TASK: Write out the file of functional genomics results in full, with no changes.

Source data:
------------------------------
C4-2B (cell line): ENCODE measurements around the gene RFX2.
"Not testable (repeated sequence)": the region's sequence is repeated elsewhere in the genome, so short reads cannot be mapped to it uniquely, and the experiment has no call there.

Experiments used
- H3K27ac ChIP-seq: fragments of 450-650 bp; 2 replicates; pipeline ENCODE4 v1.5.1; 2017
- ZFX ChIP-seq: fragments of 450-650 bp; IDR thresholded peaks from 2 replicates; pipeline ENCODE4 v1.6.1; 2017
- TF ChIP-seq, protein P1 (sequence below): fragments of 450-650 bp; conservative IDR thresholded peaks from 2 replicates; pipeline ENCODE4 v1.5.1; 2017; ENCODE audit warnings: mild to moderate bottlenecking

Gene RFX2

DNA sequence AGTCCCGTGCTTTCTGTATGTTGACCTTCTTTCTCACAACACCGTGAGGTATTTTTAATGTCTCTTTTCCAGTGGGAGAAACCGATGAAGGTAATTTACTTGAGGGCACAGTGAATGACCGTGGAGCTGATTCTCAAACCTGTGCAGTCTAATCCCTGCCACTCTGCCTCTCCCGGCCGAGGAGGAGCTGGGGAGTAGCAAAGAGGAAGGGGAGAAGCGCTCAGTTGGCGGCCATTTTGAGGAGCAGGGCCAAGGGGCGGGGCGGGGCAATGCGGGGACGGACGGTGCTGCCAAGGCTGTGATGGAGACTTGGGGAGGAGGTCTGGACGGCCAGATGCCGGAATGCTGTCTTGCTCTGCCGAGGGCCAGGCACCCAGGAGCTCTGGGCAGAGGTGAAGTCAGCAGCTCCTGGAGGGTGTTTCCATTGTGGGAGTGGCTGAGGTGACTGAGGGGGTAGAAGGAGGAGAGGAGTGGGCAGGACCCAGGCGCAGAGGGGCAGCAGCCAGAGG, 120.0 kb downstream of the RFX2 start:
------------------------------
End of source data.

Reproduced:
C4-2B (cell line): ENCODE measurements around the gene RFX2.
"Not testable (repeated sequence)": the region's sequence is repeated elsewhere in the genome, so short reads cannot be mapped to it uniquely, and the experiment has no call there.

Experiments used
- H3K27ac ChIP-seq: fragments of 450-650 bp; 2 replicates; pipeline ENCODE4 v1.5.1; 2017
- ZFX ChIP-seq: fragments of 450-650 bp; IDR thresholded peaks from 2 replicates; pipeline ENCODE4 v1.6.1; 2017
- TF ChIP-seq, protein P1 (sequence below): fragments of 450-650 bp; conservative IDR thresholded peaks from 2 replicates; pipeline ENCODE4 v1.5.1; 2017; ENCODE audit warnings: mild to moderate bottlenecking

Gene RFX2

DNA sequence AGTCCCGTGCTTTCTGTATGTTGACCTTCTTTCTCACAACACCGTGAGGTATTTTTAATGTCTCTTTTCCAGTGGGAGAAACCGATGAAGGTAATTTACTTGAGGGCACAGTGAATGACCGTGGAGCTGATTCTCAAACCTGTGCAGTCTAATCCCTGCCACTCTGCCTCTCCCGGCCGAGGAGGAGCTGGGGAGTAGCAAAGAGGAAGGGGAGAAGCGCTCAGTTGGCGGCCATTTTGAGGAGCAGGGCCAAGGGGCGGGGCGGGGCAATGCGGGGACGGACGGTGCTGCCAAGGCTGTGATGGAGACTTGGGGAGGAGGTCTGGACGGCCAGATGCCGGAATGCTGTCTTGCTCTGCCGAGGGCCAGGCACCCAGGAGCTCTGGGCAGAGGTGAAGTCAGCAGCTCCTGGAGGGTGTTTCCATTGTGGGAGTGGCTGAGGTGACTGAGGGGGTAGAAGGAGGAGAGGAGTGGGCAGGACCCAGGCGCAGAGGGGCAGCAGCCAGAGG, 120.0 kb downstream of the RFX2 start: